Sen. John Barrasso (R-Wyoming), the chairman of the Senate Indian Affairs Committee, presides over a business meeting and hearing on July 22, 2015. Photo from SCIA / Flickr
TIRES Act boosts funding for tribal highways and bridges
By Andrew Bahl
Indianz.Com Staff Writer The leader of the Senate Indian Affairs Committee defended his quick action on a transportation bill as a means of including tribal interests in a much-larger package under consideration on the Senate floor. Sen. John Barrasso (R-Wyoming) brought S.1776, the Tribal Infrastructure and Roads Enhancement and Safety Act, up for a committee vote on Wednesday, only a week after introducing it. The fast turnaround drew some complaints from the panel's top Democrat. “With the TIRES Act in particular, the bill is moving after one week," Sen. Jon Tester (D-Montana), the vice chairman of the committee, said at the business meeting. “We did not have a legislative hearing. I’m not sure that all the tribes have had a chance to review it.” But Barrasso took action with a larger goal in mind, a staffer said yesterday. He wants to make sure Indian Country is represented as the Senate advances a national transportation bill before the end of the month.
Indianz.Com SoundCloud: Senate Indian Affairs Committee Business Meeting to consider S. 1704 and S. 1776
"Moving the TIRES Act ensures that the committee has authority over its jurisdiction regarding that bill," the staffer said. The Senate voted 62 to 36 on Wednesday to move forward with debate on a six-year reauthorization of the nation's transportation programs. Lawmakers are hoping to finalize the bill next week in order to prevent the Highway Trust Fund from running out of money on July 31. Congress last reauthorized the highway bill in 2012 through a bill known as MAP-21. The law authorized $450 million for the Tribal Transportation Program for fiscal years 2013 and 2014. The TIRES Act boosts those funding levels for the next six years: $468.1 million for 2016, $477.5 million for 2017, $487.1 million for 2018, $496.8 million for 2019, $506.8 million for 2020 and $516.9 million for 2021. Tribes have long sought increases for the program.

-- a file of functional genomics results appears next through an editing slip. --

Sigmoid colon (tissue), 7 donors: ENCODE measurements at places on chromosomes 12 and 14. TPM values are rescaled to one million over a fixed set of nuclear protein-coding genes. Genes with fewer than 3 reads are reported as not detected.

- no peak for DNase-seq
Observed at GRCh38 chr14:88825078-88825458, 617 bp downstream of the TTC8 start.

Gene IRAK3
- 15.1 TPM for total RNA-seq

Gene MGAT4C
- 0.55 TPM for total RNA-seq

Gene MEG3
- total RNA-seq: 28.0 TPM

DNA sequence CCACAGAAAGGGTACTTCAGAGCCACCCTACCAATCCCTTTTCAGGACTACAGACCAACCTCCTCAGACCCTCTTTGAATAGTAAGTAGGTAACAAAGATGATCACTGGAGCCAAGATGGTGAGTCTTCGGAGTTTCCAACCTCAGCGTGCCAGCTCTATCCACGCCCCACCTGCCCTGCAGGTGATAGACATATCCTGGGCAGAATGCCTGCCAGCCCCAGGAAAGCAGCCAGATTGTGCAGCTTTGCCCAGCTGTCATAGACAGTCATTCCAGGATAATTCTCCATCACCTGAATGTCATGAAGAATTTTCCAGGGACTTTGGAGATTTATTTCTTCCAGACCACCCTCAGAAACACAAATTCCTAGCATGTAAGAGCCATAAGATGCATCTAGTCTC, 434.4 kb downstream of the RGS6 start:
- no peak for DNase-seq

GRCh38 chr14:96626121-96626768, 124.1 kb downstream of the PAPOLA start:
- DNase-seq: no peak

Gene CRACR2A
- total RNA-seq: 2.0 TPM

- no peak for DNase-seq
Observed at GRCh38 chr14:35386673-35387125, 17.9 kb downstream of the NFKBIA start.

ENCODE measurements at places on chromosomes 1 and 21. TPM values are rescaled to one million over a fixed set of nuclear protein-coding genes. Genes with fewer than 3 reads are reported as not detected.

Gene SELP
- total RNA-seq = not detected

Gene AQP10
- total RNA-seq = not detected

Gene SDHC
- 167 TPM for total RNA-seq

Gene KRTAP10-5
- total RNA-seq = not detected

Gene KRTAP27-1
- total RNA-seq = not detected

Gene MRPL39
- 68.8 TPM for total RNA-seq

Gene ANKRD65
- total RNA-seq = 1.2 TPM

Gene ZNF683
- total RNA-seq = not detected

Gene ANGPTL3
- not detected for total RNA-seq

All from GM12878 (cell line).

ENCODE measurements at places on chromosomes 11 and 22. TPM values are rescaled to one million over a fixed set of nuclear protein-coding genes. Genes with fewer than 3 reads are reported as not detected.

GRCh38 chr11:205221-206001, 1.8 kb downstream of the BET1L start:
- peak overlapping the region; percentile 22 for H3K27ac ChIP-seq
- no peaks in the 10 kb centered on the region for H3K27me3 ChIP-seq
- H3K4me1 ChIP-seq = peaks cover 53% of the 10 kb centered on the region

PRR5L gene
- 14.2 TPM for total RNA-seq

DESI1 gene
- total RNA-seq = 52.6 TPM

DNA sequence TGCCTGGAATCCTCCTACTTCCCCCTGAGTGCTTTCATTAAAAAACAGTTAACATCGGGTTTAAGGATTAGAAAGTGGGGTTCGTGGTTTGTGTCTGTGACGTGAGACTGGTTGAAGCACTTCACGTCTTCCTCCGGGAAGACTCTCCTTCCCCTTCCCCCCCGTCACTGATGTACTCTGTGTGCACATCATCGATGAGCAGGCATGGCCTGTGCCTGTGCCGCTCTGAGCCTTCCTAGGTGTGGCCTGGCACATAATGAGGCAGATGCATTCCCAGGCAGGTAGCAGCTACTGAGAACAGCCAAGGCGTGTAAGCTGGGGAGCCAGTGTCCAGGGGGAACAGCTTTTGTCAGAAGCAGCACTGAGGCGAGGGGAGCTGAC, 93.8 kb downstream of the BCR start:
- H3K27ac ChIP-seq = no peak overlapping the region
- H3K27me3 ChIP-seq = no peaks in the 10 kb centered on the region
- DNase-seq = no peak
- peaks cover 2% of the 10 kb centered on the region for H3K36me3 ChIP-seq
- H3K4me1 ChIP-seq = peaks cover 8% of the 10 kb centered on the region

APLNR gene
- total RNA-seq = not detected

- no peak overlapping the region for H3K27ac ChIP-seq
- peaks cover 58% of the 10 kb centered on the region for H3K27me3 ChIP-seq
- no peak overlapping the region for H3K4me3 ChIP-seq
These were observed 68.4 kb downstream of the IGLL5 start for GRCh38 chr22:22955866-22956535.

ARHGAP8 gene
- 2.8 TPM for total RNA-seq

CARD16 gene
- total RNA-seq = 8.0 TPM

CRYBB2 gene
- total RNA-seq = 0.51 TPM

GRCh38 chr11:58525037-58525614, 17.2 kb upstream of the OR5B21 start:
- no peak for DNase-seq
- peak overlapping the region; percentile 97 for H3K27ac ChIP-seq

A section of U.S. 89 on the Arizona portion of the Navajo Nation collapsed in February 2013. The state Department of Transportation has since repaired the highway. Photo from Facebook
"It it undeniable that major improvements to roads, safety and transit in Indian Country will only come with an increase in funding," Gov. J. Michael Chavarria of Santa Clara Pueblo in New Mexico told Barrasso's committee at an oversight hearing on April 22. The TIRES Act also adopts a policy change sought by tribes by restoring a separate stream of funding for the Tribal Transportation Facility Bridge Program. Under MAP-21, bridge funding maxed out at $9 million, which represented a decline in funding from SAFETEA-LU, the national highway bill that ran from 2005 to 2009. "There are over 4,000 bridges in Indian Country identified in the Tribal Transportation Program and 25 percent of them have been rated structurally deficient or functionally obsolete," John Smith, the director of transportation for the Eastern Shoshone Tribe and the Northern Arapaho Tribe in Wyoming, said at the April hearing. "The cost to replace or rehabilitate those bridges is more than $600 million so eliminating the separately funded bridge program in MAP-21 was a bit bewildering." Barrasso's bill restores the bridge program and sets funding levels at $16 million for 2016, $18 million for 2017, $20 million for 2018, $22 million for 2019, $24 million for 2020 and $26 million for 2021.
The Highway Trust Fund will drop below $4 billion on July 31 and will run into shortfalls before the end of next month, according to the Department of Transportation. Image from DOT
Finally, the TIRES Act streamlines the environmental review process at the Bureau of Indian Affairs for transportation projects in Indian Country. A similar procedure is already in place at the Department of Transportation. The bill also gives tribes with self-determination contracts or self-governance compacts the option of carrying out their own environmental reviews. State governments can already assume that process. Committee Notices:
Business Meeting to consider S. 1704 and S. 1776 (July 22, 2015)
Tribal Transportation: Pathways to Safer Roads in Indian Country (April 22, 2015)
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